Wind is just solar energy in a different format. Think about it. Wind is air moving from one place to another. And what causes the air to move? Temperature differences. And what causes temperature differences? The sun. Whether we are talking about a breeze that fills the sails of a boat or the jet streams that encircle the globe, the sun is the ultimate source of all air movements on Earth.

Denmark Opts For Wind Islands

Denmark has been experimenting with offshore wind power since 1991. It’s no wonder two of the world’s largest wind turbine companies — Vestas and Ørsted — are both Danish. For years, it has thought about constructing artificial islands in the North Sea and the Baltic Sea to serve as bases for offshore wind farms. Now the government has officially sanctioned the idea. The Danish government will own 50.1% of the islands with private partners owning the rest.

The island in the North Sea will have a capacity of 3 GW, which is equal to the electricity consumption of three million households and twice the amount of energy provided by all offshore wind turbines in Denmark today. It also corresponds to approximately half of Denmark’s total electricity consumption. The capacity will be expanded in phases to a maximum of 10 GW, which could cover the electricity consumption of 10 million households and contribute to the further electrification of Denmark and its neighboring countries.

In the Baltic Sea, the artificial island will be located offshore near the island of Bornholm. Electricity from the offshore installation will be distributed from Bornholm to electricity grids on Zealand and neighboring countries. The turbines off the coast of Bornholm will have a capacity of 2 GW, corresponding to the electricity consumption of two million households.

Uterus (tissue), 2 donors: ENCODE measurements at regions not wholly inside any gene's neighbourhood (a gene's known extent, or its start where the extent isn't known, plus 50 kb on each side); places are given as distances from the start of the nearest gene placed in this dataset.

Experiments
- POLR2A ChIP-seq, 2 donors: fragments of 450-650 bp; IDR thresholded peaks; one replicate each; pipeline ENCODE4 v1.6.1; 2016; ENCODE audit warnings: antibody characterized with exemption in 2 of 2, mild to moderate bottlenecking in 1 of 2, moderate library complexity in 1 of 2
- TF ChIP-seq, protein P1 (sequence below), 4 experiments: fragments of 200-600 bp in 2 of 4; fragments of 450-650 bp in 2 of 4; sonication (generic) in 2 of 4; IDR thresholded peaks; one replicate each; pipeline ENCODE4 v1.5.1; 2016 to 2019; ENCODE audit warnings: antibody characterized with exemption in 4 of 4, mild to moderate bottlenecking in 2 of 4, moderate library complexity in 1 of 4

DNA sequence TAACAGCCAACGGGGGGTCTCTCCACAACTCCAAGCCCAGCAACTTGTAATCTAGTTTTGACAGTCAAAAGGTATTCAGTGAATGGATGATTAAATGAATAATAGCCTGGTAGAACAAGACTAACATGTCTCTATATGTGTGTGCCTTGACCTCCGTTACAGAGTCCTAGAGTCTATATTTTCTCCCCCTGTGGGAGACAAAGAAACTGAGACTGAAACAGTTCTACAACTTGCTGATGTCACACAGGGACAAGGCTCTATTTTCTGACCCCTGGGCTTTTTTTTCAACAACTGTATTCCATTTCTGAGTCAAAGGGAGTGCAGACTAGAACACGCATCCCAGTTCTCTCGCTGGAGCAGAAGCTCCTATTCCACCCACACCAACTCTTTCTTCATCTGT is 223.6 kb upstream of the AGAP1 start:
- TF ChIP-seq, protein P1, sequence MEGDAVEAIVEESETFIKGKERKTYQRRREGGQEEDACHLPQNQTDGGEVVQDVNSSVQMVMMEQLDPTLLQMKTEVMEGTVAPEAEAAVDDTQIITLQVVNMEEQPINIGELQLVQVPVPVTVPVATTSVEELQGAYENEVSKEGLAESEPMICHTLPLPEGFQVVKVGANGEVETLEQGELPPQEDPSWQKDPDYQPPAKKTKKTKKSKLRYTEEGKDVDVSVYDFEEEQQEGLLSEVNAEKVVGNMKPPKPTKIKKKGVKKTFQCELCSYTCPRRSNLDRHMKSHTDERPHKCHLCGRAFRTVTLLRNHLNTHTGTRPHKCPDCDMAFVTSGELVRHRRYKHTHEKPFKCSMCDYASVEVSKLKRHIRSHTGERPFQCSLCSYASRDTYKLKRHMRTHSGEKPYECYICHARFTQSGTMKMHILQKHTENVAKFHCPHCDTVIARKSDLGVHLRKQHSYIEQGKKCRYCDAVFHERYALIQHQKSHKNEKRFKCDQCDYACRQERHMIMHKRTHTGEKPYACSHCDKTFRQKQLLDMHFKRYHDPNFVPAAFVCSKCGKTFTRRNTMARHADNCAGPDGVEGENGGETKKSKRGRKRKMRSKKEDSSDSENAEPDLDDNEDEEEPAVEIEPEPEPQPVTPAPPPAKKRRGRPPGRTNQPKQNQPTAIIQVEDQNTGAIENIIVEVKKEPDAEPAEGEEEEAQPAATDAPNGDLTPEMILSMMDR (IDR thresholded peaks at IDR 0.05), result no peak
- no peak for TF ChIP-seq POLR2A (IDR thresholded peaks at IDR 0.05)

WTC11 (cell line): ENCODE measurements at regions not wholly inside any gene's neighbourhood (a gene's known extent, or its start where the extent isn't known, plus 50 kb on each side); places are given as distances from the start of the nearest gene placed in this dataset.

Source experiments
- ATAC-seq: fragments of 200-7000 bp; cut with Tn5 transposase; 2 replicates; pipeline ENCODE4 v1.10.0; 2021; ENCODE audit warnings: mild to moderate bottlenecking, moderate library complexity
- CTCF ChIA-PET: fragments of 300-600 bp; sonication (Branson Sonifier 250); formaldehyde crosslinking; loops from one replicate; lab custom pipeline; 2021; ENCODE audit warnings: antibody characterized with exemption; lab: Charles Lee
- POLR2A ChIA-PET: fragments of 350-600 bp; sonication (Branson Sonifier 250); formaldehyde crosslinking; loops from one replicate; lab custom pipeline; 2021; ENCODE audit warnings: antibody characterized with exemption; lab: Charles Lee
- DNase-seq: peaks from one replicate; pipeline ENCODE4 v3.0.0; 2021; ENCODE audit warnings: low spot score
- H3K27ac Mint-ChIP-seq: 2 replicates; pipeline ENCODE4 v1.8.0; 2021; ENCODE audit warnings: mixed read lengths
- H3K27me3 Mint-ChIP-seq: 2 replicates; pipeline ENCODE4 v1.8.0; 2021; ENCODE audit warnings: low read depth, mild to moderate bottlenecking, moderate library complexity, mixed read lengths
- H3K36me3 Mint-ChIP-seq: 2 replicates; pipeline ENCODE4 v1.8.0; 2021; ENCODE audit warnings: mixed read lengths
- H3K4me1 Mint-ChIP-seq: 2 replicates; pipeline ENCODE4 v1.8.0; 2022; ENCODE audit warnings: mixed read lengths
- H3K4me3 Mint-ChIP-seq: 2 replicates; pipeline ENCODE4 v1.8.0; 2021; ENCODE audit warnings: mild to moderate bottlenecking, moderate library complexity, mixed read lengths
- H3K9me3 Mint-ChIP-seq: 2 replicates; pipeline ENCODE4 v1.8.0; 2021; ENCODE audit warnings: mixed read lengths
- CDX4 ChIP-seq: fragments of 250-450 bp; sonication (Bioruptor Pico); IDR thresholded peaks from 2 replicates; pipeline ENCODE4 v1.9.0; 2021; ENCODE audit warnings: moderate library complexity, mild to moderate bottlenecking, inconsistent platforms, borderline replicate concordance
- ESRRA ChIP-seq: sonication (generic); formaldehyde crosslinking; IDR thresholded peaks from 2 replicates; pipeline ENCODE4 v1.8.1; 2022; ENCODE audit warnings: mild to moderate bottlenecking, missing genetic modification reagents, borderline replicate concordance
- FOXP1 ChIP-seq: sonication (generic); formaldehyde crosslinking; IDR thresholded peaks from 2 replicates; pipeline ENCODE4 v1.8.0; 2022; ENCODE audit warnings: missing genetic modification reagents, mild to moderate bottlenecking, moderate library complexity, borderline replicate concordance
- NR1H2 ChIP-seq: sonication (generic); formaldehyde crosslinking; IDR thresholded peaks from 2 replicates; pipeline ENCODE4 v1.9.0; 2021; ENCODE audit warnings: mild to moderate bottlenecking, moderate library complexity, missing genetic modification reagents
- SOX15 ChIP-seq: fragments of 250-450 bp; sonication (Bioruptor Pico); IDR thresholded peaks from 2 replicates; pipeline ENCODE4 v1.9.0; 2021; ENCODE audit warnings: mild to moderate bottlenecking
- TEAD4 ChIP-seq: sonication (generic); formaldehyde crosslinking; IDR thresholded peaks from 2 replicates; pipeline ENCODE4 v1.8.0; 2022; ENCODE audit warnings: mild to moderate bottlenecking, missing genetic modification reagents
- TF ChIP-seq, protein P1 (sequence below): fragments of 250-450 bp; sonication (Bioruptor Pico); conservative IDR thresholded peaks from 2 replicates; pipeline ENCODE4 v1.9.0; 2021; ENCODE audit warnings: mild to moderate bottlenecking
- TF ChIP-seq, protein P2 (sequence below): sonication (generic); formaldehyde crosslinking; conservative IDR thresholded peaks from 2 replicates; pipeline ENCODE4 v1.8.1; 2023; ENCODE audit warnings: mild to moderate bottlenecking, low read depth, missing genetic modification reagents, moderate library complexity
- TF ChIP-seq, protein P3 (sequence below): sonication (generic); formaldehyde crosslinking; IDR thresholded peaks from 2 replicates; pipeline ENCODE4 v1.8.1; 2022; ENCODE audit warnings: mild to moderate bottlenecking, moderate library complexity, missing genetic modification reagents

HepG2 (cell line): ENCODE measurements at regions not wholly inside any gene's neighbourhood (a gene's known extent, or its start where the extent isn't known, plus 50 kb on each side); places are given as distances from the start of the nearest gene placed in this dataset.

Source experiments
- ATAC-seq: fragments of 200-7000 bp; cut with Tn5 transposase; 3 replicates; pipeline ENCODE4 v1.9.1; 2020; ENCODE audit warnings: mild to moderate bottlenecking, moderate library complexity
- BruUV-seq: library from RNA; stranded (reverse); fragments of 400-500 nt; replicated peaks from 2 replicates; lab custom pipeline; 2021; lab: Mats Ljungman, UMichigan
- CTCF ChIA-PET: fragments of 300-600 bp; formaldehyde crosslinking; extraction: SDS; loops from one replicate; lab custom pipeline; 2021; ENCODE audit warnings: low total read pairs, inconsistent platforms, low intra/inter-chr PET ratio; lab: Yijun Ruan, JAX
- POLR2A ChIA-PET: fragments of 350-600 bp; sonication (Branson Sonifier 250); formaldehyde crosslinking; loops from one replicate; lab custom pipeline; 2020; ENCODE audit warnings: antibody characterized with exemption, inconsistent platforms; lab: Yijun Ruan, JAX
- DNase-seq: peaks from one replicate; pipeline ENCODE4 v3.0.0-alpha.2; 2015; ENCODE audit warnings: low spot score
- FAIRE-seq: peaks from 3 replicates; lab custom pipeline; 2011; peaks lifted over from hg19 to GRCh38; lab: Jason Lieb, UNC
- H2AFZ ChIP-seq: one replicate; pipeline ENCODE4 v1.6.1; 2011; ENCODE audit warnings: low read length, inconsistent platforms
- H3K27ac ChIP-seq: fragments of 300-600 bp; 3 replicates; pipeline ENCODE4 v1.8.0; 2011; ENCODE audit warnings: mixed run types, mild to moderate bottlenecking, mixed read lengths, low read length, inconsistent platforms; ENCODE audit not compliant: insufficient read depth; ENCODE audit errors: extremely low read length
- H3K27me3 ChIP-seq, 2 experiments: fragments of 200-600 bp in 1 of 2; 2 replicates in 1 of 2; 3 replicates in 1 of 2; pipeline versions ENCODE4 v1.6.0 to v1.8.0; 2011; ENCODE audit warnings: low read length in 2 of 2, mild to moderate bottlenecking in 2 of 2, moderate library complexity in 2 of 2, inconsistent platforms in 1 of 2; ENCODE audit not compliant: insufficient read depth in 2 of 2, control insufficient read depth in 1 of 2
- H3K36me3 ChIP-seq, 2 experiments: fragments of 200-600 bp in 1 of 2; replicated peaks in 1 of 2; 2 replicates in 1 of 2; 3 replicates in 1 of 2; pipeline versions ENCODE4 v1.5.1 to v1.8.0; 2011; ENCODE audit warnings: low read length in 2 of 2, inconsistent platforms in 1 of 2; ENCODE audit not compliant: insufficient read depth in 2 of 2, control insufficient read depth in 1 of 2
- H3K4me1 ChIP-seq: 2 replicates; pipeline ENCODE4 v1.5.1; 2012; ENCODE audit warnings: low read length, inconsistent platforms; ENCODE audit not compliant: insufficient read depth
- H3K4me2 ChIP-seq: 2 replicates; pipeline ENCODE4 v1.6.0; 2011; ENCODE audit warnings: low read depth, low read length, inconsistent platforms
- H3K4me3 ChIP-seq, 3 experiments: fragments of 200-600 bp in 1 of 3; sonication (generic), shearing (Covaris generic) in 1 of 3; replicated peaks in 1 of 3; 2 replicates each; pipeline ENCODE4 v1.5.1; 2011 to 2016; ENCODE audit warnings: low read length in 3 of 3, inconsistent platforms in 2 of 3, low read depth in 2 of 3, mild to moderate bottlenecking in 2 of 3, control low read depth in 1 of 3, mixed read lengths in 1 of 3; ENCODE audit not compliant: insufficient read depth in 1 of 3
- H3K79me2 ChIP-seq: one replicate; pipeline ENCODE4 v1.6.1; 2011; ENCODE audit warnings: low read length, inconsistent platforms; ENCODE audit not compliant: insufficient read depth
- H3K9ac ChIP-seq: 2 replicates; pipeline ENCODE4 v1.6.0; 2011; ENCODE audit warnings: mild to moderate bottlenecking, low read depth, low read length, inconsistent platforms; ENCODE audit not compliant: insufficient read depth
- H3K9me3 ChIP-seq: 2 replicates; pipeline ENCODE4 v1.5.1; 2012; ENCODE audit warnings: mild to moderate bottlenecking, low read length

The decision to establish the two energy islands was reached under the climate agreement of 22 June 2020, which was entered into by the Danish Government, the Liberal Party, Danish People’s Party, Social Liberal Party, Socialist People’s Party, the Red-Green Alliance, Conservative Party, Liberal Alliance and the Alternative.

The US Offshore Wind Initiative

Offshore wind is popular because the equipment can be placed well out to sea where it is invisible to people on land. We don’t object to a welter of poles, wires, and transformers cluttering up our built environment but heaven forfend we have to deal with the sight of a spinning turbine. Eeeek! Also, wind speeds tend to be more stable and predictable out over the ocean than they are on land, which makes offshore wind more reliable.

This past week, the US government announced plans for seven major offshore wind farms along both coasts and in the Gulf of Mexico. They are part of a plan by the Biden administration to create 30 GW of offshore wind energy by 2030 — enough for 10 million homes. Sharp eyed readers will note Danish authorities expect that much electricity to power 30 million homes, which tells you something about how much electricity the average home in the US uses compared to homes in the rest of the world.